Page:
On the other hand, there are various virtues that one must posses to be termed as a superior man in the society. Some of these virtues include truthfulness, sincerity of mind and thoughts, purity of actions and thoughts, etc. For example, he argues that the mind of a man who is superior embraces righteousness while that of an ordinary man lacks pure judgment and is only interested in what he can be able to gain from the society. Therefore, righteousness is far from the mind and life of such a person and instead such a person is filled with futility. On the other hand, a superior man has no need to fear anything in the society. Confucius argues that when a man discovers that there is nothing wrong in him, then he/she has no need to fear for there is nothing to fear. Accordingly, such man therefore cannot embrace fear in his life as there would be nothing to fear (Confucius & Dawson, 2003).

When comparing the two schools of thought as presented to the society by these two philosophers and great thinkers in the society which they lived in, it can be argued that there are different ways of approaching social ethics that are used in their analysis of ethics in the society. To begin with, both Taoism and Confucius are proponents of goods virtues in the society. There arguments of embracing good virtues in the society is based on the fact that there are rewards that attached on goods virtues and therefore people should strive to embrace them in their lives. For example, when arguing against selfishness, Taoism proposes that a person that lived a selfless life was placed at a place of living a very long life since he was in a position to avoid many conflicts that arose as a result of living a selfish life. Similarly, Confucius asserts that a person who practiced a selfish life was able to attain righteousness (Shun & Wong, 2004). 

Therefore, ethical virtues that are presented in the society by Tao and Confucius embrace the fact that there are benefits that one is awarded with when he embraces good virtues in the society. These benefits were life changing as they enabled anybody who got them to lead a life that was exceptional in the society. Yet, even with such kind of life, these people were expected to follow the principles that enabled them to reach to such kind of life rather than boosting of their achievements. For them, lack of humility was a sign of immaturity, an issue that was supposed to be overcome by focusing on what one has been called to do rather than focusing on the results that were obtained after one had accomplished what he had been called to do (Shun & Wong, 2004).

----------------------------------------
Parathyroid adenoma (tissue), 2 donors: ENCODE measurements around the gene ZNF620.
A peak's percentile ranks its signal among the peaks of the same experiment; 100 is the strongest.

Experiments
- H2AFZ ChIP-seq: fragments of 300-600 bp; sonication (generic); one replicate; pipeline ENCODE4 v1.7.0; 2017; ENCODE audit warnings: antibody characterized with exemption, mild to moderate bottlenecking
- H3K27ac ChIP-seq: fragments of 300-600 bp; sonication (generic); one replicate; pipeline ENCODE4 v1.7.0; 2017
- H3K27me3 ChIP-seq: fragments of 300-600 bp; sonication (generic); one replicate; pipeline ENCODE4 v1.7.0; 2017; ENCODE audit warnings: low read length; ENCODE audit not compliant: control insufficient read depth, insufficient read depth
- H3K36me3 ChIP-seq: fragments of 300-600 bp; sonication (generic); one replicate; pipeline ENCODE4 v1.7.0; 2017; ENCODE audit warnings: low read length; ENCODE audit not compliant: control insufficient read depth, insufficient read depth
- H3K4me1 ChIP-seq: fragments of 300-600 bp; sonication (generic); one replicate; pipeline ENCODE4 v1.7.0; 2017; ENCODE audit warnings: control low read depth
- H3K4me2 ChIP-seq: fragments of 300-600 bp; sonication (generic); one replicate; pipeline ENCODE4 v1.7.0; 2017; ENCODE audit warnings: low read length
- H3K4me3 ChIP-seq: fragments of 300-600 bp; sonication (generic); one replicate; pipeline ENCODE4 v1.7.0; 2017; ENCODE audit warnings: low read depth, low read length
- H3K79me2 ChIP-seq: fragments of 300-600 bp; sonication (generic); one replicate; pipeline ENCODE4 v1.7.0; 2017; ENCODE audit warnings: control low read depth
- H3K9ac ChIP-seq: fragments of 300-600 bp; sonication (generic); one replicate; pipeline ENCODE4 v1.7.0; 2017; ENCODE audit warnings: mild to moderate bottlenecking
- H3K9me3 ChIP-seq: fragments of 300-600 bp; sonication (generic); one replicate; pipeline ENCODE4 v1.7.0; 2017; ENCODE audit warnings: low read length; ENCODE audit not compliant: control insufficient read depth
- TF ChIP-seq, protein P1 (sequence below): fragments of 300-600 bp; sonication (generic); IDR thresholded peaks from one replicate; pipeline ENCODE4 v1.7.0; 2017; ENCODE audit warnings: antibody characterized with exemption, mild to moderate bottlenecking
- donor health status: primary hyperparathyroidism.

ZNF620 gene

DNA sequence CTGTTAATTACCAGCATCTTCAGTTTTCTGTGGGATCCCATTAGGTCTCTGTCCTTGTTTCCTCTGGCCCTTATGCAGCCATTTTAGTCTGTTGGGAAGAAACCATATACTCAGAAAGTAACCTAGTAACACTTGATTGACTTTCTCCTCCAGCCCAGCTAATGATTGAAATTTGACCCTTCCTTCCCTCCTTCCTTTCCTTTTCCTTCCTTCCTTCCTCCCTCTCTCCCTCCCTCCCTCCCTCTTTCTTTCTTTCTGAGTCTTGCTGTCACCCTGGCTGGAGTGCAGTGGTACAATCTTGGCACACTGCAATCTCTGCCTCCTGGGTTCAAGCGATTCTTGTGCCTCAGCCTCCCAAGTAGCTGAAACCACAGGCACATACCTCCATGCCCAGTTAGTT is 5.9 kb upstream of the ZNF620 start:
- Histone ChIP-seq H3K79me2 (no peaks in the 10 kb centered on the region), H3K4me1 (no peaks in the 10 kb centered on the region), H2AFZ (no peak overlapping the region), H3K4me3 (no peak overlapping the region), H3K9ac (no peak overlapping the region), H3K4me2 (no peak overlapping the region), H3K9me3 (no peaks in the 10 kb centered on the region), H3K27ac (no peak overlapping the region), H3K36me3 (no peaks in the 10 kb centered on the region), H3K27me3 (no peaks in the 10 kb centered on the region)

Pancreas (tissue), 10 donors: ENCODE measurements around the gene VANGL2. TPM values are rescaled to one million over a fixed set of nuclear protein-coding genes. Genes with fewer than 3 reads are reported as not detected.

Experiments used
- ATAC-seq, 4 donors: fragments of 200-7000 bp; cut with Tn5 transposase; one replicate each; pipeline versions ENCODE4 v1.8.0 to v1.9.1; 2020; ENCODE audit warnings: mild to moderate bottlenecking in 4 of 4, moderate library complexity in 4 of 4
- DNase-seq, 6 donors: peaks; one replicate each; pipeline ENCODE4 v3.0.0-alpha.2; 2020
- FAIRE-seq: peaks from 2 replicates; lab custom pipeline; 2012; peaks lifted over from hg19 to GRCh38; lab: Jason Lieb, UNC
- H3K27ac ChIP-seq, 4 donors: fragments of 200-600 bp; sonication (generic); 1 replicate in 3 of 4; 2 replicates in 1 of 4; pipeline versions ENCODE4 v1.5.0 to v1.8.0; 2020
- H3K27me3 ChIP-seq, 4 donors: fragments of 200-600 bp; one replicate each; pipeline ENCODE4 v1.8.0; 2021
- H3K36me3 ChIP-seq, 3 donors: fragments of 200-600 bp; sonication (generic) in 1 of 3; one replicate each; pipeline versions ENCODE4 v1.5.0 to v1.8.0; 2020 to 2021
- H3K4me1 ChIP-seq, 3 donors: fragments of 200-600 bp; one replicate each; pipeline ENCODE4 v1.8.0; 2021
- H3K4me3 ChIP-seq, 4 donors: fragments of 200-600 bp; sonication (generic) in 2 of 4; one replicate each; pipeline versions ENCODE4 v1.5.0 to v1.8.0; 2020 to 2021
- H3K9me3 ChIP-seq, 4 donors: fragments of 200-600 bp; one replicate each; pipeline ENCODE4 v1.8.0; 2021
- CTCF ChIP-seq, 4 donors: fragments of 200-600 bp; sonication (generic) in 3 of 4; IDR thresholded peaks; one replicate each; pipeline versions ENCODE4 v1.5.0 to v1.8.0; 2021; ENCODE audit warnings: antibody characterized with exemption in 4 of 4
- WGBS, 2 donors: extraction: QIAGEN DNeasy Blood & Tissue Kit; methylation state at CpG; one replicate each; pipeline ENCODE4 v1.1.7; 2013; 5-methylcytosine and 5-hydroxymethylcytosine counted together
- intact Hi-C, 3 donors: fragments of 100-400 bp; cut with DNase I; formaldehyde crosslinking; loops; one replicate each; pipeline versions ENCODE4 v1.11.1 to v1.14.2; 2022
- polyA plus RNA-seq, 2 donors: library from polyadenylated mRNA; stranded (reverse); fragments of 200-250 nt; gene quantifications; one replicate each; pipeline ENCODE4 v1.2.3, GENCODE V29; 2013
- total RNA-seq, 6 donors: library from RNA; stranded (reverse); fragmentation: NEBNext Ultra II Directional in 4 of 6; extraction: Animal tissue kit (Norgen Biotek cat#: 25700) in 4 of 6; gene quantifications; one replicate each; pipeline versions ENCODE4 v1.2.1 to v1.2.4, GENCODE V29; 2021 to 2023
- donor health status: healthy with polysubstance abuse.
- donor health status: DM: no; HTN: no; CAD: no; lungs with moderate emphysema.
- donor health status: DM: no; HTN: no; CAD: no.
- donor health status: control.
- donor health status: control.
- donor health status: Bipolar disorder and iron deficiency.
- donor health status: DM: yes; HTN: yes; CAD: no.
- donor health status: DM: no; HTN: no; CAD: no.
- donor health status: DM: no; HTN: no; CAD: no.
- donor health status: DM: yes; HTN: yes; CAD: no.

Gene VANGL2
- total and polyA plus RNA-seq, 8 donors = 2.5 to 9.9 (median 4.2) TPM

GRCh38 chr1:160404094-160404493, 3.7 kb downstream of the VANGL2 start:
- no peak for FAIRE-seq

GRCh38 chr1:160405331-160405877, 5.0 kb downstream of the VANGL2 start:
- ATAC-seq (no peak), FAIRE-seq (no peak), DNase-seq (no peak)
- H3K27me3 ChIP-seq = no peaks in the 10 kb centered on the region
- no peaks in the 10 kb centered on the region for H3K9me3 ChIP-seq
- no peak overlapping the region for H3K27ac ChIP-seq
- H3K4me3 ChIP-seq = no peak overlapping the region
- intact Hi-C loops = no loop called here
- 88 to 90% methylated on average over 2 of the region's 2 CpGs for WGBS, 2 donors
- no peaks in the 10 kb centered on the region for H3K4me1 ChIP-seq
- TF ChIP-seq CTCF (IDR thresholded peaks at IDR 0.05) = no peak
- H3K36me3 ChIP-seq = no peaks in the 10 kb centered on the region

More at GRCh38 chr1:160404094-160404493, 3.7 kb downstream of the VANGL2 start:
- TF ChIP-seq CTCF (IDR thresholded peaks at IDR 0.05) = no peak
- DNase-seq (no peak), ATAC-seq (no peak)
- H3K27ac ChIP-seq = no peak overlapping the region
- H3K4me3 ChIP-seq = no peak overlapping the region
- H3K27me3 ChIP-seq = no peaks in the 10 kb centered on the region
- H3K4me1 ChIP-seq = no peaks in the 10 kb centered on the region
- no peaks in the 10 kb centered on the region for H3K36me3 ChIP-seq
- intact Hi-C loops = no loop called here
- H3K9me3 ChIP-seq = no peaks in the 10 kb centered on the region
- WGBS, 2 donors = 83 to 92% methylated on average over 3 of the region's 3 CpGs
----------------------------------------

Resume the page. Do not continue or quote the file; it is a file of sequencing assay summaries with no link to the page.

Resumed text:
There are however open flaws that can be seen in both Taoism and Confucius. The proponents of both Confucius and Taoism have argued that they promote the general health of the whole society in terms of the relationships that are formed. However, they have been found to ignore the prosperity of personal life of the people that subscribe to them. For example, Taoism school of thought believes that a person must live a life that is selfless. To them, such a life has less problems since there are no pressures that emanates from the outside world leading to pain and sorrow in one’s life. Therefore, personal gain is discouraged and communal gain encouraged. Similarly, Confucius attaches rewards of righteousness to people who live selfless lives. However, one of the questions that critics of these schools of thought asks themselves is; what happens when one is committed to giving to the society that does not appreciates these efforts? An excellent example is seen when one is committed to helping a young man with all the resources he/she has while the young man in questions keeps on doing what is evil and destructive in the society (Shun & Wong, 2004, p.2).

Therefore, it can be concluded that both Taoism and Confucius are schools of thought that have evolved for many decades and adopted different principles that are used to promote different virtues that are meant to make life to be harmonious in the society. On the other hand, both Taoism and Confucius have similar principles while in some cases they present some slight differences in their way of approach to societal issues. However, their principles remain among the most embraced principles in countries such as China, Japan and Korea.